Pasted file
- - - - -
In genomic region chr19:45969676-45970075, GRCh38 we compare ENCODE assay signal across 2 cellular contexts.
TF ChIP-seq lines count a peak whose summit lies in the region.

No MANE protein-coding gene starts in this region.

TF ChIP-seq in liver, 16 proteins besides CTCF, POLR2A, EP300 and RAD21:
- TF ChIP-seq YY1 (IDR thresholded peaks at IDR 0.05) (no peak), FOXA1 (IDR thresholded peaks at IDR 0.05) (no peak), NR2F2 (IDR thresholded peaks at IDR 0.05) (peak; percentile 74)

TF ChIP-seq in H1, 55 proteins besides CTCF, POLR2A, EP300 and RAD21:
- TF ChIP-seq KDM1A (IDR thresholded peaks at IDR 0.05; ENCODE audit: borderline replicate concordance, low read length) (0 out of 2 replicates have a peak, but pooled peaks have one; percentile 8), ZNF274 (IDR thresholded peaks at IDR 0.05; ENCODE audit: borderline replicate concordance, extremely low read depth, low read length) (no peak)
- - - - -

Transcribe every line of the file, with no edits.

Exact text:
In genomic region chr19:45969676-45970075, GRCh38 we compare ENCODE assay signal across 2 cellular contexts.
TF ChIP-seq lines count a peak whose summit lies in the region.

No MANE protein-coding gene starts in this region.

TF ChIP-seq in liver, 16 proteins besides CTCF, POLR2A, EP300 and RAD21:
- TF ChIP-seq YY1 (IDR thresholded peaks at IDR 0.05) (no peak), FOXA1 (IDR thresholded peaks at IDR 0.05) (no peak), NR2F2 (IDR thresholded peaks at IDR 0.05) (peak; percentile 74)

TF ChIP-seq in H1, 55 proteins besides CTCF, POLR2A, EP300 and RAD21:
- TF ChIP-seq KDM1A (IDR thresholded peaks at IDR 0.05; ENCODE audit: borderline replicate concordance, low read length) (0 out of 2 replicates have a peak, but pooled peaks have one; percentile 8), ZNF274 (IDR thresholded peaks at IDR 0.05; ENCODE audit: borderline replicate concordance, extremely low read depth, low read length) (no peak)